Are Your Azalea Branches Dying: Learn About Azalea Dieback Diseases

By Jackie Carroll

The problem of azalea branches dying is usually caused by insects or diseases. This article explains how to identify the cause of dying branches on azaleas and what you can do about it.

Pests That Cause Azalea Branch Dieback

If your azalea bushes are dying, look for pests. Two boring insects that cause dying branches on azaleas include the rhododendron borer and the rhododendron stem borer. Although the names are similar, these are two distinctly different insects. Fortunately, the treatment for these two insects is the same, so you don’t have to differentiate them.

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Rhododendron borers and rhododendron stem borers prefer rhododendrons, but rhododendron borers sometimes attack deciduous azaleas (those that lose their leaves in winter). Rhododendron stem borers have been known to attack any type of azalea. The adult borers are beetles that make small holes in the branches and lay their eggs inside.

To confirm that you have borers, clip off a branch with symptoms of azalea branch dieback, such as dying twigs and branch tips, as well as cracked branches. You may also see holes in the leaves and curling leaves caused by feeding adults. Slice the branch in two lengthwise and check the inside of the branch for small, wormlike larvae.

There is no conventional insecticide that kills the larvae because they are protected inside the branch. The best treatment is to cut back affected branches in early spring and late summer. If adult insects are feeding on the leaves, spray the undersides with insecticidal soap or light horticultural oil. If you use oil, carefully follow the instructions for summer application to avoid injuring the plant.

Azalea Dieback Diseases

Two fungal diseases can cause azalea branch dieback: Botryosphaeria and Phytophthora. There is no practical chemical treatment for either disease, although fungicides may prevent the disease from spreading to other plants.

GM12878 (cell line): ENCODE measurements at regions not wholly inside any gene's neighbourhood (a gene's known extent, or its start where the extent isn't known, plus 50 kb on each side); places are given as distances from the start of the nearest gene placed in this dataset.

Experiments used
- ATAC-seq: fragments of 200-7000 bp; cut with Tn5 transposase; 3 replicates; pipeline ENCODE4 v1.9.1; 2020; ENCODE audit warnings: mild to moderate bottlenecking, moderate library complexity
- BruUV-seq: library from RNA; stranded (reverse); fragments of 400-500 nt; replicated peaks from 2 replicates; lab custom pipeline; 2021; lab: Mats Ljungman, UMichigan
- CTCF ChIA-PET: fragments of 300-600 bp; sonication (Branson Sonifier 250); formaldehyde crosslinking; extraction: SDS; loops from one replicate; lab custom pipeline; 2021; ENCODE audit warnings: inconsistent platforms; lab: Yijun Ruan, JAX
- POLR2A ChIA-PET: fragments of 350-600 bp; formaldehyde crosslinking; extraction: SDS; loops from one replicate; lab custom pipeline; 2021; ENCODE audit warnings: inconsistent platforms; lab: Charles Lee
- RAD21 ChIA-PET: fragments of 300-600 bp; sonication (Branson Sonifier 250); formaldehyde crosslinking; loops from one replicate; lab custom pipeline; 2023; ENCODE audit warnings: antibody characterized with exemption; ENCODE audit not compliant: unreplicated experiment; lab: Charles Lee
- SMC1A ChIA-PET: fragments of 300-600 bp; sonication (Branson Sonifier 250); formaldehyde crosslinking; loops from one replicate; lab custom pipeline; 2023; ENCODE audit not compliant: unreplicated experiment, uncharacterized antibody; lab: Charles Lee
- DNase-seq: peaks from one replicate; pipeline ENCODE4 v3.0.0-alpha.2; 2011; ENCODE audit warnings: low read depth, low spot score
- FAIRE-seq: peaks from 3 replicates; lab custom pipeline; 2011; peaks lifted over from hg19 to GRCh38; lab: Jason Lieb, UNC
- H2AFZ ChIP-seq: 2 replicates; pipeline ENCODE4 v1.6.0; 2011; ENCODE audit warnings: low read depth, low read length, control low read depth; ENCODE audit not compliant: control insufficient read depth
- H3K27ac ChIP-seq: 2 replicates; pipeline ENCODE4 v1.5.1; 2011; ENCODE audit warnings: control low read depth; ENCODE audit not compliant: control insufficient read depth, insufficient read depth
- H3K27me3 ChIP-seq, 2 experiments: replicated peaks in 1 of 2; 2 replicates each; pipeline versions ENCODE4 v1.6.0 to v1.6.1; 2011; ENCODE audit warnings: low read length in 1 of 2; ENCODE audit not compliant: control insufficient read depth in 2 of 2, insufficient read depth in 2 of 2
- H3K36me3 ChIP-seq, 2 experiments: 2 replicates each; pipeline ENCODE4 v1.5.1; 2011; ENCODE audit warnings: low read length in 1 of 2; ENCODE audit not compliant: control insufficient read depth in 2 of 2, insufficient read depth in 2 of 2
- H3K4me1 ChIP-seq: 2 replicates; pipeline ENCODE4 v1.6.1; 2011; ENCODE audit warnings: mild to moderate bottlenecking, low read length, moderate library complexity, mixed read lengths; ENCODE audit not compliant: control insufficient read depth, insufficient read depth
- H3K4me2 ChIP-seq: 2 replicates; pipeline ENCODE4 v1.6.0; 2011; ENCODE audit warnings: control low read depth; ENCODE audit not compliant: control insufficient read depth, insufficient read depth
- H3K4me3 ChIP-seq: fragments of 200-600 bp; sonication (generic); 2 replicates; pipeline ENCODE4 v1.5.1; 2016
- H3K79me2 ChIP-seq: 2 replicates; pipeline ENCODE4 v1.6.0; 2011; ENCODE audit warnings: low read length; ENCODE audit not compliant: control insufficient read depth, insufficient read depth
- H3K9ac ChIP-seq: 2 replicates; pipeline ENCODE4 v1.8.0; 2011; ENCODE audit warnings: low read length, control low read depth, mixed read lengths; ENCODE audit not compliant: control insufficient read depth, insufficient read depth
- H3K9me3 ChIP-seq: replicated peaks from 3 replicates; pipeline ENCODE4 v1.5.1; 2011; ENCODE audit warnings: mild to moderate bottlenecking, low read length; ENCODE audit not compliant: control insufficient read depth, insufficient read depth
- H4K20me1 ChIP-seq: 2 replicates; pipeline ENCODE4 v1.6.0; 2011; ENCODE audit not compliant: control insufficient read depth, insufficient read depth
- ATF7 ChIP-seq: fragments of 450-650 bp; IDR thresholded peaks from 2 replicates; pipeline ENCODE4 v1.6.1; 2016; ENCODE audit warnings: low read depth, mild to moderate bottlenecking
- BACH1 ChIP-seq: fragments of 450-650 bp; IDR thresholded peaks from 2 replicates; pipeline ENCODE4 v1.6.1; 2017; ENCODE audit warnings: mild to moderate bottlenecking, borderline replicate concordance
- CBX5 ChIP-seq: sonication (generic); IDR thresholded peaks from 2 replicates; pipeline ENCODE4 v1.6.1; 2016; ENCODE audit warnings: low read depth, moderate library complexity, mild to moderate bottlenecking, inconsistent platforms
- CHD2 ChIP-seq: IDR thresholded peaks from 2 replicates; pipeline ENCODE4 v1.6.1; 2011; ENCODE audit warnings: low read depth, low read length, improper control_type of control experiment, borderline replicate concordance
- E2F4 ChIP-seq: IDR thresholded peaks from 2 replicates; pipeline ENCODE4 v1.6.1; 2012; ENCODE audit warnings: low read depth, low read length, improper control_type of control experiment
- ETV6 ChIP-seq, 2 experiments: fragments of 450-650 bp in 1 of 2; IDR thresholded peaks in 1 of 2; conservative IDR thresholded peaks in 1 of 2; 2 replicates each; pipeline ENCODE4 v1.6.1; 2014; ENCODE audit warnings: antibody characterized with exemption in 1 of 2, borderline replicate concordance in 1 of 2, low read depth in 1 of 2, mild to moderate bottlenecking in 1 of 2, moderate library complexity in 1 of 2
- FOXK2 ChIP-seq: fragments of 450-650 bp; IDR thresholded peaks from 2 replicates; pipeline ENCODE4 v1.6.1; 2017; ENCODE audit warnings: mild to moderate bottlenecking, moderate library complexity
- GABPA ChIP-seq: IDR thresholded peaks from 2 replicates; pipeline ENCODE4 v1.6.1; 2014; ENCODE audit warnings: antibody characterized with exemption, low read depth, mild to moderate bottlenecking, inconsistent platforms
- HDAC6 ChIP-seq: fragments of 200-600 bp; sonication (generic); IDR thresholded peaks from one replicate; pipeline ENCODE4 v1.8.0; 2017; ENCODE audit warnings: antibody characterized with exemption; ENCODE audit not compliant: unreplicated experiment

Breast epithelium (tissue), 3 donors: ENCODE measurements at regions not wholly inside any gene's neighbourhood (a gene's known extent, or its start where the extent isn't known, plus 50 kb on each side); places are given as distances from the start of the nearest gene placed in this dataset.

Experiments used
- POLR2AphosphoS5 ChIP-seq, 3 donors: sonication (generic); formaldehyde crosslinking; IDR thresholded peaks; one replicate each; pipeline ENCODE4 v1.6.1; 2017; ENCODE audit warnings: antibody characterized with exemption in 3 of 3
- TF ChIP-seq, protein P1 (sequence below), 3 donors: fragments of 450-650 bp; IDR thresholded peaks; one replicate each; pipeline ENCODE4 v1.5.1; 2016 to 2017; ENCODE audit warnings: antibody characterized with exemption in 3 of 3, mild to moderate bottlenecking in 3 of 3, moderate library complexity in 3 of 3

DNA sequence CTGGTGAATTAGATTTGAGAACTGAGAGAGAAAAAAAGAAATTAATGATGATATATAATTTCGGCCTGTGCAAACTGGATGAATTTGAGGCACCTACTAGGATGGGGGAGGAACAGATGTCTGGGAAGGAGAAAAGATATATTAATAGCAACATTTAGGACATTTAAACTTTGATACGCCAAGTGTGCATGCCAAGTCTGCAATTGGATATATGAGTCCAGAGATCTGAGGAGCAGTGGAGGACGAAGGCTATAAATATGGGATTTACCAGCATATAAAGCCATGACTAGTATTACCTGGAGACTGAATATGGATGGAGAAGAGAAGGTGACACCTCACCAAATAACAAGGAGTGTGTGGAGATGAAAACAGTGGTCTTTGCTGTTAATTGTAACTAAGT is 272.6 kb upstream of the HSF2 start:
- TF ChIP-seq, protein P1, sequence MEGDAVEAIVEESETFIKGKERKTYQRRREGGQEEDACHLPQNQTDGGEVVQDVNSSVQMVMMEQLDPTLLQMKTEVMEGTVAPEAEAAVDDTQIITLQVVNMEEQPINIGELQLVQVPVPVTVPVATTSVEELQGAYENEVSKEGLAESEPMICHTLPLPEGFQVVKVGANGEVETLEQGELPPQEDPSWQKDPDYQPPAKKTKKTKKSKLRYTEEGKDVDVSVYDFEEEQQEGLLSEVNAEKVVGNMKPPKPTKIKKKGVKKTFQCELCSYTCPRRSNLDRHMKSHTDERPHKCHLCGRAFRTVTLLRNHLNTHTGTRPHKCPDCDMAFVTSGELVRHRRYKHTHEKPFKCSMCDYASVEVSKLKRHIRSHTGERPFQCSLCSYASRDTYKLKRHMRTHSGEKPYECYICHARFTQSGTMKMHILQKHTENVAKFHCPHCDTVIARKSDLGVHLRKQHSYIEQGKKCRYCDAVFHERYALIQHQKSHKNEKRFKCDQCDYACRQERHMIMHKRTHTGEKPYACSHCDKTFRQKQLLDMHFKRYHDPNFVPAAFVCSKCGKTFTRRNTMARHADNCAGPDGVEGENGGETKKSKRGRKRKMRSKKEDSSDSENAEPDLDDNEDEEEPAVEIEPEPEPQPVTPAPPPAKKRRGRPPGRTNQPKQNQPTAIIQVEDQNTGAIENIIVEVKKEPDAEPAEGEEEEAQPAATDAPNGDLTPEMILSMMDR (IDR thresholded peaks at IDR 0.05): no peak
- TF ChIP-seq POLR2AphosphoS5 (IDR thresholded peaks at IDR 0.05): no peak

Phytophthora is generally fatal and you should remove the plant right away to prevent the spread of disease. Symptoms include leaves that go from pale green to yellow to brown, prematurely falling leaves, and dieback. Unless the plant was exceptionally healthy before contracting the disease, you might find that your azalea bushes are dying within two or three weeks. The disease lives in the soil, so don’t replace the plants you remove with more azaleas.

Botryosphaeria is a very common azalea fungus. You’ll find dying branches here and there on an otherwise healthy plant. Leaves on affected branches turn dark and roll up, but they don’t fall off. You can treat the plant by pruning out diseased branches, but you might want to consider removing the plant since you’ll have to battle this disease every year.

You can help your azaleas resist disease by providing them with good drainage and partial shade. Diseases often enter the branches through pruning wounds and injuries from landscape maintenance. Point lawnmowers away from the plant to prevent injury from flying debris, and take care not to damage the plant by trimming too close with a string trimmer.

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